• You can also prep entire smoothies a couple of days before and store in mason jars to transport. They will require a shake/stir to remix ingredients that may have settled, but they will be all ready to go!

Other

  • Mini-Tofu Quiches: Don’t turn up your nose so quickly at the mention of tofu for breakfast! These are delicious and packed with protein.

Happy Breakfast Eating!

Cristin

 

Food Preservation: Saving the flavors of summer

Neal and I recently had the wonderful opportunity to have a dietetic intern with us here at MUS Wellness for two weeks. Our intern this year was Anna Goodrum, originally from Amery, Wisconsin, and a 2016 graduate of the University of Wisconsin-Stevens Point. Anna came to Montana with a strong interest in sustainable food systems and rural health. She will complete the Montana Dietetic Internship (MDI) program in May, after which she aspires to have a career in community nutrition. Please welcome Anna Goodrum, dietetic intern and guest blog writer:

Labor Day has come and gone, and as the increasingly colder nights begin to set in, many of us, myself included, prepare to say goodbye to the plethora of delicious fresh fruits and vegetables that spoil us during the summer months. It can be a long wait until fresh garden tomatoes are available once again, but fortunately for us, humans have many creative ways of preserving food, and we’ve been practicing these methods for thousands of years.

Fermentation and canning are two methods that are both easy and efficient ways of preserving that fresh taste of summer year-round. Let’s take a closer look at each method:

Fermentation:

Fermentation is a great first step into food preservation. It requires minimal equipment—just a mason jar or other container, salt, and chopped vegetable of choice—and is simple to do; all you need is a little bit of patience. Fermentation is essentially the breaking down of food matter over time by means of microorganisms. Microorganisms such as yeast and bacteria eat the sugars in the food and create a waste byproduct.  The byproduct produced varies, but usually is an acid, gas, or alcohol. A common (and favorite) example of this is beer, in which the byproduct produced from the microorganism (yeast) is alcohol.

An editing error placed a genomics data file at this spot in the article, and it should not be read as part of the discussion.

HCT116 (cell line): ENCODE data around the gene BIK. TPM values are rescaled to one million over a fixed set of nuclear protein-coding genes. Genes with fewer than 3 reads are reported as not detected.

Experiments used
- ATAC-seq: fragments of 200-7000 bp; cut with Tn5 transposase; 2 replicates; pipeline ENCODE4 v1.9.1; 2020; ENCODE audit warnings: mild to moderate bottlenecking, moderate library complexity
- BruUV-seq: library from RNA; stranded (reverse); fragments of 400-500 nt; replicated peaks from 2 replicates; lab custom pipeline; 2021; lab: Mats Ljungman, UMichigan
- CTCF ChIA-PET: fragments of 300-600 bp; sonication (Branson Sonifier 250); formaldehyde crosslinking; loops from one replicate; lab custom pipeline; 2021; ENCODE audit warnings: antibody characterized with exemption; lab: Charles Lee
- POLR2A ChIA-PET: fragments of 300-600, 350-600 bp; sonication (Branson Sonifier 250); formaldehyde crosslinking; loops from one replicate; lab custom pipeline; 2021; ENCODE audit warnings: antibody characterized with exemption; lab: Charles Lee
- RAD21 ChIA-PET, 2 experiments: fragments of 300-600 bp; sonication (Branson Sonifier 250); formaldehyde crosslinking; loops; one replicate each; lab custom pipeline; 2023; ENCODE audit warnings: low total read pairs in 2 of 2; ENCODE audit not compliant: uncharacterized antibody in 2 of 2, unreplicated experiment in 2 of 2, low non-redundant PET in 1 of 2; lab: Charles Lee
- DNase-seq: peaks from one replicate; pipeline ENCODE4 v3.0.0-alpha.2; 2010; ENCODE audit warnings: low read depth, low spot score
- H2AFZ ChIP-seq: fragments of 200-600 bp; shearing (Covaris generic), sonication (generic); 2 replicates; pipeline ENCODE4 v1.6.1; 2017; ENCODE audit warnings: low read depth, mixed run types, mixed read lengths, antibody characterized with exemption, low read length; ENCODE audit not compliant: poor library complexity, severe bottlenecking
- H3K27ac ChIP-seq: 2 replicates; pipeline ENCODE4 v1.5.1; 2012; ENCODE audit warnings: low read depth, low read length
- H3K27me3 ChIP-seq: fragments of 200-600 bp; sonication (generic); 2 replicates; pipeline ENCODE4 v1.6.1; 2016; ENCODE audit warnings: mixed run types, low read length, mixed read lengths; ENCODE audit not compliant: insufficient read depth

Fermented food produced at home contains millions of active microbes. These active microbes, known as probiotics, have a number of nutritional benefits. Our gut microbiome has become a hot topic in the scientific world recently and for good reason. While much more scientific research is needed, there is evidence that our gut microbiome affects multiple aspects of our overall health, from cholesterol levels to brain activity. In addition, associations between fermented dairy products and weight maintenance have been observed, along with reduced risk of cardiovascular disease. For more about the gut microbiome, listen to our most recent podcast!

All the potential benefits of fermented foods are exciting. However, it is not to be forgotten that we are dealing with bacteria, and proper food safety is vital to promote beneficial bacteria and minimize harmful bacteria. Always make sure your utensils, prep area, and jars are clean.  Make sure to follow the recipe carefully and add the appropriate amount of salt. Generally, salt, as well as anaerobic and acidic conditions, favors the growth of desirable bacteria while inhibiting the growth of harmful bacteria. Below are two great beginner recipes that go a little bit more in depth about the fermentation process.

Canning:

Unlike fermentation, in which we want certain microorganisms to proliferate, canning uses heat to kill all microorganisms, allowing the food to be shelf-stable (without refrigeration). Canning requires a bit more equipment and knowledge than fermentation, but is still quite affordable and easy to learn.

There are two canning methods: boiling water canning and pressure canning. The type of canning method used depends on the acidity level of what you are canning. High-acid foods such as fruits and pickled products use the boiling water method. Low-acid foods such as vegetables, meats, fish, and beans require a pressure canner. I suggest starting off with boiling water canning because the equipment required is less of an investment. A boiling water canning kit will run you $20, whereas a pressure canner costs around $70-80. Plus, jams and pickles are great stepping stones into canning and can be made with the boiling water method. You can easily get creative by adding different spices, herbs, and flavors. Check out some yummy canning recipes below: